Cases dealing specifically with handbook provisions are collected in Comment, Unilateral Modification of Employment Handbooks: Further Encroachments on the Employment-at-Will Doctrine, 139 Penn.L.Rev. 197 (1990). The author points out that unilateral contract analysis is common in handbook cases and quotes the following, omitting citations, from Small v. Springs Indus., Inc., 292 S.C. 481, 357 S.E.2d 452, 454 (1987).

[There are] "strong equitable and social policy reasons militating against allowing employers to promulgate for their employees potentially misleading personnel manuals while reserving the right to deviate from them at their own caprice."... It is patently unjust to allow an employer to couch a handbook, bulletin, or other similar material in mandatory terms and then allow him to ignore these very policies as "a gratuitous, non-binding statement of general policy" whenever *914 it works to his disadvantage. Assuredly, the employer would view these policies differently if it were the employee who failed to follow them.... If company policies are not worth the paper on which they are printed, then it would be better not to mislead employees by distributing them.

In Pine River State Bank v. Mettille, 333 N.W.2d 622 (Minn.1983), the Minnesota Supreme Court was apparently confronted with arguments to the effect that provisions in an employment handbook relating to disciplinary action against an employee were unenforceable. A bank employee was fired summarily, allegedly for cause, and the bank president did not follow the discharge or disciplinary procedures in the handbook. The employee brought an action based on contract and prevailed. The first two issues, as stated by the Court, were as follows: "(1) Can a personnel handbook, distributed after employment begins, become part of an employee's contract? (2) If so, are job security provisions in the handbook enforceable when the contract is of indefinite duration?"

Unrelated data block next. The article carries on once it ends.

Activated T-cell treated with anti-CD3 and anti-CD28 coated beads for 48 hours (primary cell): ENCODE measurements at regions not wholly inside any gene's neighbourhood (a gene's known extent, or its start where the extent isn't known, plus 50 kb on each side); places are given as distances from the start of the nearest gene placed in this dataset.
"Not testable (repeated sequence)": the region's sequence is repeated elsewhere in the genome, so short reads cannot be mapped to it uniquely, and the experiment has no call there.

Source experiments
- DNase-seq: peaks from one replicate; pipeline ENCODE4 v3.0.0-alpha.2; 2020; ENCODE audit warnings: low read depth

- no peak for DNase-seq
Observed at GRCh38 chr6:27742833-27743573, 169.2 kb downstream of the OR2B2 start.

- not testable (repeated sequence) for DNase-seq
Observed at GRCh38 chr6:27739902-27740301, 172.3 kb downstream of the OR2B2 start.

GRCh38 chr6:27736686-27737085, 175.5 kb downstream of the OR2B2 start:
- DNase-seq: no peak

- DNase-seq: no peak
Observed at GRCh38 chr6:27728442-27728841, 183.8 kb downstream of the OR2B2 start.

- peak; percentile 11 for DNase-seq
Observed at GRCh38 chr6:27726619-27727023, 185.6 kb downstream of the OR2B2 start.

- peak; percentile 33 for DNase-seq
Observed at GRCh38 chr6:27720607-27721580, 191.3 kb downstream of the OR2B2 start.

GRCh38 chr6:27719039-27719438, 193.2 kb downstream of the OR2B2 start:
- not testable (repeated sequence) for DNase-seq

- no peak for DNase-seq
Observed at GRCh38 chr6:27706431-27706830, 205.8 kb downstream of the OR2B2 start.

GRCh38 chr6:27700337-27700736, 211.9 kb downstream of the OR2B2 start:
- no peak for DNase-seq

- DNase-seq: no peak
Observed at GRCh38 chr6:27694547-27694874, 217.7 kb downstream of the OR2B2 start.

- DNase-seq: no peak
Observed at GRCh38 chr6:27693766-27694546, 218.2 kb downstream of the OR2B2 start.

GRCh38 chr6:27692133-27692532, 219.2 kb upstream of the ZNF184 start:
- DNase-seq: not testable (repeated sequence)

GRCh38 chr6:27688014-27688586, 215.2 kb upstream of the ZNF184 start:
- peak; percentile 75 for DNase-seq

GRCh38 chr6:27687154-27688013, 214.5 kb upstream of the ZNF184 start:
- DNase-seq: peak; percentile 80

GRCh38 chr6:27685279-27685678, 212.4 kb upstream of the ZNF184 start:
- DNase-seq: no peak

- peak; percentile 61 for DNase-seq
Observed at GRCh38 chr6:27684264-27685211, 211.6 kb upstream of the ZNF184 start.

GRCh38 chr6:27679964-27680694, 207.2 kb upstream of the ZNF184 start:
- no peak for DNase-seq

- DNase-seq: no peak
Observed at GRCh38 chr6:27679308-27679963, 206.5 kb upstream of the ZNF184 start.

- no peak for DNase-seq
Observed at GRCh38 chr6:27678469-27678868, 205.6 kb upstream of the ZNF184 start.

Answering the first question in the affirmative, the Court wrote:

If the handbook language [is sufficiently definite to constitute] an offer, and the offer has been communicated by dissemination of the handbook to the employee, the next question is whether there has been an acceptance of the offer and consideration furnished for its enforceability. In the case of unilateral contracts for employment, where an atwill employee retains employment with knowledge of new or changed conditions, the new or changed conditions may become a contractual obligation. In this manner, an original employment contract may be modified or replaced by a subsequent unilateral contract. The employee's retention of employment constitutes acceptance of the offer of a unilateral contract; by continuing to stay on the job, although free to leave, the employee supplies the necessary consideration for the offer. [Footnotes omitted.]

In answer to the second question, also in the affirmative, the Court wrote:

The argument is that a provision for job security in a contract of indefinite duration, whether initially promised or subsequently added, is not binding without additional, independent considerations other than services to be performed.

* * * * * * Handbook provisions relating to such matters as bonuses, severance pay and commission rates are enforced without the need for additional, new consideration beyond the services to be performed. See DeGuiseppe, The Effect of the Employment-at-will Rule on Employee Rights to Job Security and Fringe Benefits, 10 Fordham Urban L.J. 1 (1981). We see no reason why the same may not be true for job security provisions. Accord Note, Protecting At Will Employees,... 93 Harv.L.Rev. at 1819-20 (employee's continued labor despite freedom to resign is ample consideration for all express or implied promises, including those relating to job security). Thus, the consideration here for the job security provision is Mettille's continued performance despite his freedom to leave. See, e.g., Carter v. Kaskaskia Community Action Agency, 24 Ill.App.3d 1056, 1059, 322 N.E.2d 574, 576 (1974). As such, the job security provisions are enforceable.

The Minnesota Supreme Court's opinion on these issues concludes as follows: